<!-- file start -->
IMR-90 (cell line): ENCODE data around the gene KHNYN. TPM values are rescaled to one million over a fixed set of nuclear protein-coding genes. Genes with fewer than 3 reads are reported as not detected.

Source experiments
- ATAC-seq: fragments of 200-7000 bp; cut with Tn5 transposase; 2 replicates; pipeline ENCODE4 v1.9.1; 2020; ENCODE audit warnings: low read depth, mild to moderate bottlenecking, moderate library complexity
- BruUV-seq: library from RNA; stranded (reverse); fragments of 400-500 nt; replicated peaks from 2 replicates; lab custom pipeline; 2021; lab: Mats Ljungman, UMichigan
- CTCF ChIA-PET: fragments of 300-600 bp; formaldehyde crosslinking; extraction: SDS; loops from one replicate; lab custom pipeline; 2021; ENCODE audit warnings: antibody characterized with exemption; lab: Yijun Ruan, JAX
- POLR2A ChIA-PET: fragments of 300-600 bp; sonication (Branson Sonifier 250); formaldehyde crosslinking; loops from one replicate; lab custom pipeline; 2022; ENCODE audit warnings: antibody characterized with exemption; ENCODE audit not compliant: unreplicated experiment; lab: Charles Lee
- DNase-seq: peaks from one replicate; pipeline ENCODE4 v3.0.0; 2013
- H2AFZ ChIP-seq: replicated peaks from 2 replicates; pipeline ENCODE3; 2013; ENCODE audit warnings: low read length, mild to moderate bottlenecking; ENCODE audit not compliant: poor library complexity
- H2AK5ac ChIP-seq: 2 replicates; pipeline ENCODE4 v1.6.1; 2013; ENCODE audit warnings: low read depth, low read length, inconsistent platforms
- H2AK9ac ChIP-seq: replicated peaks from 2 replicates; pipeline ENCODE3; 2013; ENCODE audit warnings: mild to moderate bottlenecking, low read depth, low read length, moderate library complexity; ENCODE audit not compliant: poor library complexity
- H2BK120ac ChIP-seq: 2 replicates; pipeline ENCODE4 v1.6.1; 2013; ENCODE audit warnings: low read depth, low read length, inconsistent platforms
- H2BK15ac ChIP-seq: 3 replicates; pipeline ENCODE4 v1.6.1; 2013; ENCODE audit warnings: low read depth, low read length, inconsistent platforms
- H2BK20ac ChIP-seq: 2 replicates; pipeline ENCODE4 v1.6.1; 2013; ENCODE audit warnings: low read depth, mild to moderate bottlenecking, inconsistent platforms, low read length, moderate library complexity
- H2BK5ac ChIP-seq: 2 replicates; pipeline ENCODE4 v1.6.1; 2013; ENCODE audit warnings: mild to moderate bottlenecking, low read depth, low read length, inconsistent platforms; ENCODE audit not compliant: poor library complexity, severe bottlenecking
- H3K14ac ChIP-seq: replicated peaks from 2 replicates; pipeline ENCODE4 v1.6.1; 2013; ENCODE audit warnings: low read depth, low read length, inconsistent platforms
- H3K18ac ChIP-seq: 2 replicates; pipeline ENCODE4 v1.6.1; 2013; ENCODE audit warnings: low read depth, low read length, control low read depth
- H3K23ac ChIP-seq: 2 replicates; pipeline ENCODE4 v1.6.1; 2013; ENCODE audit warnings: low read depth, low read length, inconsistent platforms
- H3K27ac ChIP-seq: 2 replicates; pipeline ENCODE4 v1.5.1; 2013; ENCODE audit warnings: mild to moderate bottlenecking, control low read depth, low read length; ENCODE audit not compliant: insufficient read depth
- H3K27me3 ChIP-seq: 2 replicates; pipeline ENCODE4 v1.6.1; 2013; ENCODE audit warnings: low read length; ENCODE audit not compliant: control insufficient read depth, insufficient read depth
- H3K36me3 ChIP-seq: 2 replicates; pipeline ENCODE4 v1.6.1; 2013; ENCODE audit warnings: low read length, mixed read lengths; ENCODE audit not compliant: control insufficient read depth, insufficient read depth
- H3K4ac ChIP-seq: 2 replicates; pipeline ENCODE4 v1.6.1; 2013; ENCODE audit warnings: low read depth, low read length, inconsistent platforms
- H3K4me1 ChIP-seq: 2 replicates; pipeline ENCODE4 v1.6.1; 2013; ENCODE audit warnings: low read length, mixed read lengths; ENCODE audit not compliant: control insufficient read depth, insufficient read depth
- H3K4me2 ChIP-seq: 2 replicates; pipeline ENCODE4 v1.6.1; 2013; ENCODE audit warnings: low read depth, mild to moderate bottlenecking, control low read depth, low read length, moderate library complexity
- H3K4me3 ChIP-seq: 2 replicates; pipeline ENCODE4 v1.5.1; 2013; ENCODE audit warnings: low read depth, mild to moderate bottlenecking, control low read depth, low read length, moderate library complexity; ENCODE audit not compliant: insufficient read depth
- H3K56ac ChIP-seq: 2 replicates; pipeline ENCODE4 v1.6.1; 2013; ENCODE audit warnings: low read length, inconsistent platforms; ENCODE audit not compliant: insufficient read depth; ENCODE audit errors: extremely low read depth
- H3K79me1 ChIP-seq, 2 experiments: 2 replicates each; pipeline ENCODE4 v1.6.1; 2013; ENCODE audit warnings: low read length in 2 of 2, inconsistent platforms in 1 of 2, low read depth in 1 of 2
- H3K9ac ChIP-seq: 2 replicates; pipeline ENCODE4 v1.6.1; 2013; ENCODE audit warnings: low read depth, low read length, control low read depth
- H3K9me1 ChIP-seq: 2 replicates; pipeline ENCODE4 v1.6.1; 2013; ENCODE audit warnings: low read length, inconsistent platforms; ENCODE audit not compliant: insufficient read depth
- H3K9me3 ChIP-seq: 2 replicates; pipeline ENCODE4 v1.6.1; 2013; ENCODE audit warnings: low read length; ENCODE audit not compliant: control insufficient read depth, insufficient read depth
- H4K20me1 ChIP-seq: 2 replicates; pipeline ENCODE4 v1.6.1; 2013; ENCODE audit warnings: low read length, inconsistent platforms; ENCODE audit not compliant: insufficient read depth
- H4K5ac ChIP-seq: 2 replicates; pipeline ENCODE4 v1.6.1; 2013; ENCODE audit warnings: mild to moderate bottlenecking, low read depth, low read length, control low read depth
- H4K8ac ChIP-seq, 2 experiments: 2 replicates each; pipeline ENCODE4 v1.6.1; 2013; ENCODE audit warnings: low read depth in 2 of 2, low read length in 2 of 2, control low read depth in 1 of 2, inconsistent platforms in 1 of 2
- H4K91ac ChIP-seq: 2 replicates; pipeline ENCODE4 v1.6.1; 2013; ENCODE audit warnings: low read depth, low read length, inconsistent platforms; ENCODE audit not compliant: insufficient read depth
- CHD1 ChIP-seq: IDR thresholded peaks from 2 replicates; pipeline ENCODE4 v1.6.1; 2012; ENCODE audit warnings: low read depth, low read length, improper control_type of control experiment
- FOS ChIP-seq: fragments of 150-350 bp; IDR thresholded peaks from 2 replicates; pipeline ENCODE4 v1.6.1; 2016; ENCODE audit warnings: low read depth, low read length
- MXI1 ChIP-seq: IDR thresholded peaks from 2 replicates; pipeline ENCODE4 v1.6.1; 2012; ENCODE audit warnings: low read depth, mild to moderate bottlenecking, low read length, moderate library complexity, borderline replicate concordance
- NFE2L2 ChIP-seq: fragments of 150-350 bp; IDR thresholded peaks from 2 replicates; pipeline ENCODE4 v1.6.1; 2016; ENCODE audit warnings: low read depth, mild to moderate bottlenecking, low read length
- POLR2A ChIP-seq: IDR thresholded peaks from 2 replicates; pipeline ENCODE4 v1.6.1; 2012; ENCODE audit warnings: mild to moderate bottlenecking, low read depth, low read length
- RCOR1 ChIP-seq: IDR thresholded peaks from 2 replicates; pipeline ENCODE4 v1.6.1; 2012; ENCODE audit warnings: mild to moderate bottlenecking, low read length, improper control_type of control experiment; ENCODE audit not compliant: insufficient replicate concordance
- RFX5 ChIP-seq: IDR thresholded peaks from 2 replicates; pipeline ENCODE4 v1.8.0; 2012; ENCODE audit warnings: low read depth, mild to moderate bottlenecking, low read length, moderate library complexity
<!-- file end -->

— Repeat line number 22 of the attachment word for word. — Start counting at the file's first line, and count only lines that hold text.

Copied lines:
- H3K4me1 ChIP-seq: 2 replicates; pipeline ENCODE4 v1.6.1; 2013; ENCODE audit warnings: low read length, mixed read lengths; ENCODE audit not compliant: control insufficient read depth, insufficient read depth